Elson S. Floyd, Ph.D. - 4/14/10
The Legislature's Budget
After a lengthy session, the Washington Legislature has produced a state budget that includes a reduction of $13.5 million or about 6.3 percent in Washington State University's budget for the upcoming fiscal year.
Considering the difficult fiscal situation facing our state's leaders, this budget is about the best we could have expected. In fact, the budget reduction for WSU is very much in line with Gov. Christine Gregoire's original budget proposal.
The legislative deliberations did produce several positive developments, however. The final budget largely restores funding for state need grants and it preserves most of the state's support for work study programs. Both are important programs in safeguarding student access to higher education.
The Legislature gave WSU the authority to finance and purchase a new WSU Student Services core computing system, which is absolutely essential for our daily operations, and approved funding to design the expansion of the Riverpoint Biomedical and Health Sciences Building at WSU Spokane.
Still, the overall budget cut for WSU will require some difficult decisions for us all.
As most of you know, our administration plans to address the upcoming round of budget cuts by creating a centrally held deficit which we must subsequently pay off. When positions become vacant—either through retirement or attrition—they will come under the authority of the provost's office. There, the decision will be made about which positions can be eliminated, which can be consolidated, and which will be filled.
The money from positions that are not filled will go back into the central budget in order to repay our debt. Meanwhile, our statewide hiring freeze remains in effect and the Board of Regents has approved two voluntary retirement incentive programs to help create more open positions.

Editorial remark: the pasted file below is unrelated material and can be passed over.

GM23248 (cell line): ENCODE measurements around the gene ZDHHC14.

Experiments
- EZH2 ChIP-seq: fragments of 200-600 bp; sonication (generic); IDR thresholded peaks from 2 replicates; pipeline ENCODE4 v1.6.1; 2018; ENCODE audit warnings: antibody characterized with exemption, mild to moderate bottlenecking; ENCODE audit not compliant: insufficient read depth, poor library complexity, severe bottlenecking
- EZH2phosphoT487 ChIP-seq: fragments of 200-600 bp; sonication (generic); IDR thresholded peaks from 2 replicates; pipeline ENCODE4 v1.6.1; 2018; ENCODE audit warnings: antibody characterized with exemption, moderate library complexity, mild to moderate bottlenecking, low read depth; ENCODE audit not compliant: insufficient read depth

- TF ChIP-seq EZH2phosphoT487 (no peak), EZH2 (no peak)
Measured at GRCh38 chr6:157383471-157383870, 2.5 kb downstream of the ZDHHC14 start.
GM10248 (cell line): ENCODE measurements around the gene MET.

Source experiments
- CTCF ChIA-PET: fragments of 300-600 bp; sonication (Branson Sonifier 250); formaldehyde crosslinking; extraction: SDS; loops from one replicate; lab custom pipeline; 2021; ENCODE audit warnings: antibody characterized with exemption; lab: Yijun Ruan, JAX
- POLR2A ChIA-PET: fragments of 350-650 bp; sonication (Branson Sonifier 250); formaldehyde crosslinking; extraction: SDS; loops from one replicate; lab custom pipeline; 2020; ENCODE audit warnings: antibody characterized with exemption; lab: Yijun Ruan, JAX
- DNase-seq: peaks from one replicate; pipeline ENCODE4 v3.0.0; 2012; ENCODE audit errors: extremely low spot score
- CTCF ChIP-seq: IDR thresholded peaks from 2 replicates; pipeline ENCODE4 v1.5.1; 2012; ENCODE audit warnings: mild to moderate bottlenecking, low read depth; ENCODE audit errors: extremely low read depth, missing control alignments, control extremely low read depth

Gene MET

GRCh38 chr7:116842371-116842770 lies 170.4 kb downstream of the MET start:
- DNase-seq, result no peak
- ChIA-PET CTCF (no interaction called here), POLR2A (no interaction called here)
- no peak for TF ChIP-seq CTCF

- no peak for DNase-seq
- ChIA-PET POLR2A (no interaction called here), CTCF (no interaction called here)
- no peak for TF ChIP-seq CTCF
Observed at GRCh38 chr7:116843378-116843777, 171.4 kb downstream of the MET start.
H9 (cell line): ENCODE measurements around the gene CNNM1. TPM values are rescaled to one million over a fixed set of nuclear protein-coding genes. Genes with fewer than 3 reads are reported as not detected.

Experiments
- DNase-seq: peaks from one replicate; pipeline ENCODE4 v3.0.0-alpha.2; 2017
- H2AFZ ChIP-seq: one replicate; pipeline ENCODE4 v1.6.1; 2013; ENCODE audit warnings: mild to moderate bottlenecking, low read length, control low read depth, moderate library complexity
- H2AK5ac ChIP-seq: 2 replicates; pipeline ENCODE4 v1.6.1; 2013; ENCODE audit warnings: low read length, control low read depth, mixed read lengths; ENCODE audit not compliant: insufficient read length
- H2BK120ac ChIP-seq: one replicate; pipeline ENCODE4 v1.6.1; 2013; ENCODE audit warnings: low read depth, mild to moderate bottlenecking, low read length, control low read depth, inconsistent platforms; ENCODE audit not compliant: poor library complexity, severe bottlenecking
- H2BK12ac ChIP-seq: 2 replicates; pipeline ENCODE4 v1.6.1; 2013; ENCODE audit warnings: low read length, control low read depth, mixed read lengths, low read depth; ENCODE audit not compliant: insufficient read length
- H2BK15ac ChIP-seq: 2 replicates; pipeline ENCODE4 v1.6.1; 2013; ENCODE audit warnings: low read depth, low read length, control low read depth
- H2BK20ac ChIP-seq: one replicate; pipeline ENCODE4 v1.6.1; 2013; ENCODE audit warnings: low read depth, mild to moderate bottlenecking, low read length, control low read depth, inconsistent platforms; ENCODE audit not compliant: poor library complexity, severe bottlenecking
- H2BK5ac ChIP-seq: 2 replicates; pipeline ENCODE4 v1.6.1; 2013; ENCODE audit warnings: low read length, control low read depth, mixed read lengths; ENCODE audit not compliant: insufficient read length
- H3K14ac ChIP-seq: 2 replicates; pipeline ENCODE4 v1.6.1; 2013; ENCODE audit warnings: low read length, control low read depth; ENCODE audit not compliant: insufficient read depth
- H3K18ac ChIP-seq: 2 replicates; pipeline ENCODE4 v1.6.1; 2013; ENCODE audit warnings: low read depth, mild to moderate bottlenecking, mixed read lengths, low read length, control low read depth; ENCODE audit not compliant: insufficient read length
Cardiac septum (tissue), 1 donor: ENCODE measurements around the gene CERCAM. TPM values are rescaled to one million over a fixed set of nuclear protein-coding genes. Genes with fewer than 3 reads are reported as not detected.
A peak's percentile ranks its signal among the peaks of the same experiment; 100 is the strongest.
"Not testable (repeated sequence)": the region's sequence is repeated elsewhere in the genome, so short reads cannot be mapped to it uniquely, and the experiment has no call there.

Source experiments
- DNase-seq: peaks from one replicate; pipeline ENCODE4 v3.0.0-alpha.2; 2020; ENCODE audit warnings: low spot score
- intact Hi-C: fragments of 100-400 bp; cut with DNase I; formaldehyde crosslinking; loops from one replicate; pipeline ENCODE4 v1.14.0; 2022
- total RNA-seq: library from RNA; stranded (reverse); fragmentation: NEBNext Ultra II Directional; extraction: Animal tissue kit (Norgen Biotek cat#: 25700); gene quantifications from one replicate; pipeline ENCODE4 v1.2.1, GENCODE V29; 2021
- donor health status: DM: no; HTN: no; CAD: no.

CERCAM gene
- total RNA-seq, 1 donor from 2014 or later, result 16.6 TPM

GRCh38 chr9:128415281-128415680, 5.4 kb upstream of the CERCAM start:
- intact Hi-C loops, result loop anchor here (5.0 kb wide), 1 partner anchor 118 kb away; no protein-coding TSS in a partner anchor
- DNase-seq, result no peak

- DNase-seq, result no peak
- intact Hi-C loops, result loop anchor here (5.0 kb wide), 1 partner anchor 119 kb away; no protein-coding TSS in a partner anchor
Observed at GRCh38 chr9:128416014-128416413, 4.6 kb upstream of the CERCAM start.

Provost and Executive Vice President Warwick M. Bayly and I will discuss the budget outlook for WSU at a forum to be held at 4:10 p.m. Monday, April 19, in the Compton Union Building auditorium. The provost and I will welcome your questions, comments, and concerns.
In another budget-related step this week, I advised academic and administrative leaders across the institution that, effective immediately, WSU will cease the practice of directly rehiring retirees full-time into the same or similar positions, without an open and competitive search.
I have come to believe, particularly in the face of economic difficulties that are only slowly abating, that such retire-rehire situations, while permissible, are no longer in the best interest of WSU. This practice has not been widely used in recent years at WSU, so the impact of this change will not be dramatic.
However, at a time when we are hoping to manage our budget reduction largely through voluntary retirements and other attrition, I do not want there to be any expectation that retiring workers might be directly rehired to their current positions without a search. When positions become vacant, we will continue to look at ways that we can refocus our efforts to do more with less.
While there is no question that the ongoing budget cuts will pose challenges to us all, I remain confident that, by adopting sensible strategies and by working together, we can emerge as a stronger and more focused institution.